If you’re tasked with hosting Thanksgiving, you’ve got a lot on your plate—and, unfortunately, we don’t mean that literally. In addition to worrying about where your guests will stay and who plays nice with whom, there’s the small matter of making sure the meal’s centerpiece is tasty—or at least palatable.
Depending on the size of your oven, making fried turkey might be the highest-percentage solution to the problem. Unfortunately, fried fowl is near the bottom of most nutritionists’ lists of healthy turkey recipes. And it’s not known as a particularly safe endeavor for those without the proper setup. But a few simple tips may just save the day come November.
Use Cottonseed Oil
It takes a lot of oil to fry a turkey properly, and not just any will do. For several reasons, you should opt for cottonseed oil. A few reasons why:
- Cottonseed oil has a higher smoke point than most other cooking oils, reducing the risk of fire or scorched turkey
- It’s more durable and better able to withstand hours of high-temperature cooking
- It doesn’t have a greasy, oily flavor like some alternatives
- It has a favorable fat profile, with lots of healthy omega fatty acids, few saturated fats, and no trans fats
Follow All Written Instructions
Turkey frying accidents cause thousands of fires and injuries every year. So before you fire up your fryer, carefully read (and follow) all written instructions that come with it. For good measure, consult a reputable cookbook (online or otherwise) for a vetted, safe fried turkey recipe. Things to keep in mind include, but aren’t limited to:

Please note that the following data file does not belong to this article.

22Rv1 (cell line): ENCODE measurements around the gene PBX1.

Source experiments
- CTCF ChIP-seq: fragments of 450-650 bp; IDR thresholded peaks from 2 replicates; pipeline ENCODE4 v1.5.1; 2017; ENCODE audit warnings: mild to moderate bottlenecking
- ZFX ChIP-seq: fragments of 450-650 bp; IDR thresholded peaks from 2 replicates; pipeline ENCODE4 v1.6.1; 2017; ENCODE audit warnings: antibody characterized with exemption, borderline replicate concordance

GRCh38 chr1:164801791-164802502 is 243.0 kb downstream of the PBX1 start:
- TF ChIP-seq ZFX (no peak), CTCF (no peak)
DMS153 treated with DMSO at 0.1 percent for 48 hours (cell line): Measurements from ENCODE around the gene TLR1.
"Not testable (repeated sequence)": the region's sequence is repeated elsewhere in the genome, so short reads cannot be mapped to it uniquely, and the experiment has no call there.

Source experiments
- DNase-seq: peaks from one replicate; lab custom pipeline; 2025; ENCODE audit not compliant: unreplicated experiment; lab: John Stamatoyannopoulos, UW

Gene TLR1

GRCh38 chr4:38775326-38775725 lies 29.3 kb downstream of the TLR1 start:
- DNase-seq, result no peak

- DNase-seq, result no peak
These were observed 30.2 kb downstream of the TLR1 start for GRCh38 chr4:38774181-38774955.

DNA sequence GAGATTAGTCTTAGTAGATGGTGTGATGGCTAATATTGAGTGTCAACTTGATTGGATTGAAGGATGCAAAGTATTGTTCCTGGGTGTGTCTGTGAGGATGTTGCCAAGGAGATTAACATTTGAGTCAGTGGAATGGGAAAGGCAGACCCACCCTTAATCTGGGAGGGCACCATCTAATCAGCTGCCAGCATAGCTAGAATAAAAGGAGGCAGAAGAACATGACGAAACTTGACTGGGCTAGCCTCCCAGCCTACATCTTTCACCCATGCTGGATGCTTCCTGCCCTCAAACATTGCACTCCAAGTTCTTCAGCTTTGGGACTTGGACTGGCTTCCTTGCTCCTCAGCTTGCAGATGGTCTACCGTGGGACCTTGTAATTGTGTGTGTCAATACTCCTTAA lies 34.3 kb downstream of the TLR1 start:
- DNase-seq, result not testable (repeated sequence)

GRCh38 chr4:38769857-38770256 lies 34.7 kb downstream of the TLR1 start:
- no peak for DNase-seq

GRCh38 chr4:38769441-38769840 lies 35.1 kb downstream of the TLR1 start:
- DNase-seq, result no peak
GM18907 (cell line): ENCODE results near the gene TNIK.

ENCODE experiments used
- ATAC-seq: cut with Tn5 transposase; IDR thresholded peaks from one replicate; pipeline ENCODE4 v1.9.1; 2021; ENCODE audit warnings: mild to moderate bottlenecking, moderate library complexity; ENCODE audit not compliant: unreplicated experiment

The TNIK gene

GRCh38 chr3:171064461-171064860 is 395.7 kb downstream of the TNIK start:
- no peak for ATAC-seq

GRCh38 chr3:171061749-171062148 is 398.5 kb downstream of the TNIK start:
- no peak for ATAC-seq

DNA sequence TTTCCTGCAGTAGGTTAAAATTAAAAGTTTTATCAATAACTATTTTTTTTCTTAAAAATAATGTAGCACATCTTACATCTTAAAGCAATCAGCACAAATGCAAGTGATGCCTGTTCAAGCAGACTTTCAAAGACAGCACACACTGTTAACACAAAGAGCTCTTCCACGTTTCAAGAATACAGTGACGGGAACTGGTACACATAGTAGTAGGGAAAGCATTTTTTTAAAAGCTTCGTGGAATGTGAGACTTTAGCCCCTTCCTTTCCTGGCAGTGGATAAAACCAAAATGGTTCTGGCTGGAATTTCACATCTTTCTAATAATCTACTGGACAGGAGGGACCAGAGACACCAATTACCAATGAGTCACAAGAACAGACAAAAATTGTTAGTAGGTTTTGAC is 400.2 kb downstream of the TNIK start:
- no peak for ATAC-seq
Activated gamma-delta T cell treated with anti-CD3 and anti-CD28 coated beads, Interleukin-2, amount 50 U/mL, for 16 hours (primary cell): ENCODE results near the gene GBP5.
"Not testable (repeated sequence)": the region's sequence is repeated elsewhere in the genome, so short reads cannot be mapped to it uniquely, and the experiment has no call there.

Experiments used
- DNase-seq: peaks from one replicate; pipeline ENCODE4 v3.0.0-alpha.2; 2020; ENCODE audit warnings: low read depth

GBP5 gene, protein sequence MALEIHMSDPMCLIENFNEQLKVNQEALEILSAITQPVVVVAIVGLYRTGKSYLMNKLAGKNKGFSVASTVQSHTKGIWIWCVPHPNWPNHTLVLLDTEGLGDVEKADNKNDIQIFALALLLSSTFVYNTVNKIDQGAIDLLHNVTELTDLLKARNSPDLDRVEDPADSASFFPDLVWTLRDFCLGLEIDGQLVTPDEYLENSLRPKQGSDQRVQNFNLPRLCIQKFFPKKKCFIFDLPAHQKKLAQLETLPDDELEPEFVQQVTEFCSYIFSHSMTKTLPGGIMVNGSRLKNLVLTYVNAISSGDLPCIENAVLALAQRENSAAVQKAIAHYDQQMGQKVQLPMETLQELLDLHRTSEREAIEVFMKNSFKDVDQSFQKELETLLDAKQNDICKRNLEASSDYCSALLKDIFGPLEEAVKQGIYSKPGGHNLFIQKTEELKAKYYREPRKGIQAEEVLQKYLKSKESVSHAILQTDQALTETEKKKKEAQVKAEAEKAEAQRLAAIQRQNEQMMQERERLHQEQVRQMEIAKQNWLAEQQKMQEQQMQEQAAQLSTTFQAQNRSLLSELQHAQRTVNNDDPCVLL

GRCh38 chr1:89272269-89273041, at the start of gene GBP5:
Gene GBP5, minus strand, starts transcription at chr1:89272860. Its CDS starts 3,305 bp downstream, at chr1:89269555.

- Keeping the fryer well clear of anything flammable
- Not frying inside
- Keeping an appropriate distance from the fryer when it’s operational
Leave the Kids Inside
For all the above reasons and more, it’s not a good idea to fry with your kids present, even if they’re gung-ho on the idea. There are just too many things that could go wrong. If they really want to help, let them hang out inside and help make the salad or stuffing.
Don’t Forget the Salad
Cooking with cottonseed oil might be a good way to make a safe, tasty, and reasonably healthy fried turkey, but we’re still talking about a gigantic fried bird here. To bring some real wholesomeness to your Thanksgiving table, supplement your bird, stuffing, cranberry sauce and rolls with a hearty green salad, preferably with a dark, leafy vegetable like spinach as its base. Your heart—and digestive tract—will thank you in the morning.
OK, so fried turkey won’t ever be as healthy or safe as loading your plate up with greens and grinning through gritted teeth. But what fun is Thanksgiving if you can’t live a little? By following these fried turkey tips, your next Turkey Day could actually be worth remembering—and that’s something to smile about.